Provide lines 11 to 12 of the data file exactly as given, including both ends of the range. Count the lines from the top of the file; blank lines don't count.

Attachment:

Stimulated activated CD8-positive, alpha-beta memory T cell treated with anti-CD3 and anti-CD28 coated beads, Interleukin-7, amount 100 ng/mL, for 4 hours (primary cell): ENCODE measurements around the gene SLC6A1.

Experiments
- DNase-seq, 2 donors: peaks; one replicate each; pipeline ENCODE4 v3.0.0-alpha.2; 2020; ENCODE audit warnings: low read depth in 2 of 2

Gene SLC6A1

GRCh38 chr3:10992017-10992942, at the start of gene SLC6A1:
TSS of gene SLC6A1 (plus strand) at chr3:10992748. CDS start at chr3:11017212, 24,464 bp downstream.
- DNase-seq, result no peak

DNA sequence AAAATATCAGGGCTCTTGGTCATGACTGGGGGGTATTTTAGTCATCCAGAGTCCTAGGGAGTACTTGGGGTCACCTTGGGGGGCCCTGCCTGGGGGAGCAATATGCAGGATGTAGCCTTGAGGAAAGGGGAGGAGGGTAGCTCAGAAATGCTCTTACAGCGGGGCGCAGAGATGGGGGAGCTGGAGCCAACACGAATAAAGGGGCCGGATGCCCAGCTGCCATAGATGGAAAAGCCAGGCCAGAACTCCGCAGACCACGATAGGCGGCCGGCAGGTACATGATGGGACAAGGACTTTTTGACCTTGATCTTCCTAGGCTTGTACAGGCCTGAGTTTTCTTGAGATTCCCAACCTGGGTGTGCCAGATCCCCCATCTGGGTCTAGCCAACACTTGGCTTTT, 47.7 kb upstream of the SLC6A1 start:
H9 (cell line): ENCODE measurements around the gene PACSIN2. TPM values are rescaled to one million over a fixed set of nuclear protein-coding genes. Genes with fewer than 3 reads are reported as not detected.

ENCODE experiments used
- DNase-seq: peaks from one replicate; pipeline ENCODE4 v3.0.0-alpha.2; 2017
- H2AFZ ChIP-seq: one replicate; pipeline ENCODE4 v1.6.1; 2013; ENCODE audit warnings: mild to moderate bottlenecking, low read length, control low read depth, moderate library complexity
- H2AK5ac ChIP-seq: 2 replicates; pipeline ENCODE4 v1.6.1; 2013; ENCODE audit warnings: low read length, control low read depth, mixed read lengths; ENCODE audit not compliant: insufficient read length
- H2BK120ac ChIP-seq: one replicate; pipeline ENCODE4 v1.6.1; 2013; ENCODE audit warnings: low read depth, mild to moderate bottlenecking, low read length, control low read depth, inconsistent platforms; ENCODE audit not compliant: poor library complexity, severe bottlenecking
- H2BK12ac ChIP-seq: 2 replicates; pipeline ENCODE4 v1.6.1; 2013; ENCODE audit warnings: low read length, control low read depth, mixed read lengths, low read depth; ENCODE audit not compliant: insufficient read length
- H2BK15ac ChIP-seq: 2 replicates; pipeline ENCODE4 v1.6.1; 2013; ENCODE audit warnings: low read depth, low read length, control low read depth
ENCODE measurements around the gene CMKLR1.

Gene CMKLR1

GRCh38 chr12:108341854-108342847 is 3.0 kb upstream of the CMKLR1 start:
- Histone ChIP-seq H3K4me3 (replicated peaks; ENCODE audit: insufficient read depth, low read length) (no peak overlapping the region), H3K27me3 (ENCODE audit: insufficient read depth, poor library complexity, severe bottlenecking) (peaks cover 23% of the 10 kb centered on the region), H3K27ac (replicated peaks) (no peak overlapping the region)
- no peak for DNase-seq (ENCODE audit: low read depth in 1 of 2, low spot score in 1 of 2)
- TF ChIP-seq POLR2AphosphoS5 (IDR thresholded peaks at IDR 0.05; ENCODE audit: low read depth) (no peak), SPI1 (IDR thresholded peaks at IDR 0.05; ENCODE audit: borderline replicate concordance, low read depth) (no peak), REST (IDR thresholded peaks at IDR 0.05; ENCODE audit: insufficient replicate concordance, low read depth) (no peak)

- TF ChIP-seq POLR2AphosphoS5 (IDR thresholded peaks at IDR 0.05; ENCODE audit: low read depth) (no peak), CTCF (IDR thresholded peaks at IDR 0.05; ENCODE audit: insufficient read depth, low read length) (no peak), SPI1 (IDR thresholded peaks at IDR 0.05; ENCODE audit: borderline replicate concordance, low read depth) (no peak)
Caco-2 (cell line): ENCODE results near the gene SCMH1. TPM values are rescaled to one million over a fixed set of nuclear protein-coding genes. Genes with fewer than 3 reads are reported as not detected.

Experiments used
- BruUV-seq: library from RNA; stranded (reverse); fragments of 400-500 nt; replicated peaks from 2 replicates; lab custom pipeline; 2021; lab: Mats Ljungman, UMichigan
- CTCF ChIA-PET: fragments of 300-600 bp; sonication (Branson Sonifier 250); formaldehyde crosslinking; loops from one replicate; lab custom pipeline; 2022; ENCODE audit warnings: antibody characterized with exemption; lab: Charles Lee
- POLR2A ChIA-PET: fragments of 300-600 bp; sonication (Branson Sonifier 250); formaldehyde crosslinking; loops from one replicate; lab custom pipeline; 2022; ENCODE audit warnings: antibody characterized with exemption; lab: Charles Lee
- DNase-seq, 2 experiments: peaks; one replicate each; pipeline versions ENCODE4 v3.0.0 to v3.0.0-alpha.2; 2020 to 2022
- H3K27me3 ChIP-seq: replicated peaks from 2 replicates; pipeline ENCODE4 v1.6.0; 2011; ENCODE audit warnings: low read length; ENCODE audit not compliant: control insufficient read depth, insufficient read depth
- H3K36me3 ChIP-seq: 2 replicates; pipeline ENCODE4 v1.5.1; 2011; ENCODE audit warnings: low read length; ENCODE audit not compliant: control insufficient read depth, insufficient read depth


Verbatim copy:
- DNase-seq: peaks from one replicate; pipeline ENCODE4 v3.0.0-alpha.2; 2017
- H2AFZ ChIP-seq: one replicate; pipeline ENCODE4 v1.6.1; 2013; ENCODE audit warnings: mild to moderate bottlenecking, low read length, control low read depth, moderate library complexity